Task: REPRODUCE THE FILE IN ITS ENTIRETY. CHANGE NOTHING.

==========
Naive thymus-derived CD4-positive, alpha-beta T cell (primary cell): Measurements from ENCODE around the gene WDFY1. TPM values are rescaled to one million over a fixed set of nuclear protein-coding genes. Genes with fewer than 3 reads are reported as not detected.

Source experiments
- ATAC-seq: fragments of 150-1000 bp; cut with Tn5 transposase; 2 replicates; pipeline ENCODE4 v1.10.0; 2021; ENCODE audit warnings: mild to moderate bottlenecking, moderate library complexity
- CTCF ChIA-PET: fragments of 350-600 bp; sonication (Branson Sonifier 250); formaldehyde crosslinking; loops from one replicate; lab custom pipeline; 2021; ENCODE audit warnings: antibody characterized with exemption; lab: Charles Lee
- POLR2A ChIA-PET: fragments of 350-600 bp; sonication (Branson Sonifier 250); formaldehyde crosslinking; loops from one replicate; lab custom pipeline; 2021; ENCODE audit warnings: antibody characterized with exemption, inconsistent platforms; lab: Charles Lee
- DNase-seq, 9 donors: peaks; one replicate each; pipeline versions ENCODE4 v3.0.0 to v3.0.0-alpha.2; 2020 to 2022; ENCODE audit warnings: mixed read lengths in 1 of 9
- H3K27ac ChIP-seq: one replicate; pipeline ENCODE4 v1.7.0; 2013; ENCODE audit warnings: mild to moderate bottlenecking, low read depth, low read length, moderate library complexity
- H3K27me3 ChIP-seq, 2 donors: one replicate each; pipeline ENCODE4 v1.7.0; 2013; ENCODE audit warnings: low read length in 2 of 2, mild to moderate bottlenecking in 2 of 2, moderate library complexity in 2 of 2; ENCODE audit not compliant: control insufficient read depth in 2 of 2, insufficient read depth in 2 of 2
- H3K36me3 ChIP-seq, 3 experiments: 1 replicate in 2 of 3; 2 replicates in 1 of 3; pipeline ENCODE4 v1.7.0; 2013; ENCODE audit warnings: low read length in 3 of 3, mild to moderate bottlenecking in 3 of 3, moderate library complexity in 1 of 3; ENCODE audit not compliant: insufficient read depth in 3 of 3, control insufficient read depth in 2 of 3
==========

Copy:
Naive thymus-derived CD4-positive, alpha-beta T cell (primary cell): Measurements from ENCODE around the gene WDFY1. TPM values are rescaled to one million over a fixed set of nuclear protein-coding genes. Genes with fewer than 3 reads are reported as not detected.

Source experiments
- ATAC-seq: fragments of 150-1000 bp; cut with Tn5 transposase; 2 replicates; pipeline ENCODE4 v1.10.0; 2021; ENCODE audit warnings: mild to moderate bottlenecking, moderate library complexity
- CTCF ChIA-PET: fragments of 350-600 bp; sonication (Branson Sonifier 250); formaldehyde crosslinking; loops from one replicate; lab custom pipeline; 2021; ENCODE audit warnings: antibody characterized with exemption; lab: Charles Lee
- POLR2A ChIA-PET: fragments of 350-600 bp; sonication (Branson Sonifier 250); formaldehyde crosslinking; loops from one replicate; lab custom pipeline; 2021; ENCODE audit warnings: antibody characterized with exemption, inconsistent platforms; lab: Charles Lee
- DNase-seq, 9 donors: peaks; one replicate each; pipeline versions ENCODE4 v3.0.0 to v3.0.0-alpha.2; 2020 to 2022; ENCODE audit warnings: mixed read lengths in 1 of 9
- H3K27ac ChIP-seq: one replicate; pipeline ENCODE4 v1.7.0; 2013; ENCODE audit warnings: mild to moderate bottlenecking, low read depth, low read length, moderate library complexity
- H3K27me3 ChIP-seq, 2 donors: one replicate each; pipeline ENCODE4 v1.7.0; 2013; ENCODE audit warnings: low read length in 2 of 2, mild to moderate bottlenecking in 2 of 2, moderate library complexity in 2 of 2; ENCODE audit not compliant: control insufficient read depth in 2 of 2, insufficient read depth in 2 of 2
- H3K36me3 ChIP-seq, 3 experiments: 1 replicate in 2 of 3; 2 replicates in 1 of 3; pipeline ENCODE4 v1.7.0; 2013; ENCODE audit warnings: low read length in 3 of 3, mild to moderate bottlenecking in 3 of 3, moderate library complexity in 1 of 3; ENCODE audit not compliant: insufficient read depth in 3 of 3, control insufficient read depth in 2 of 3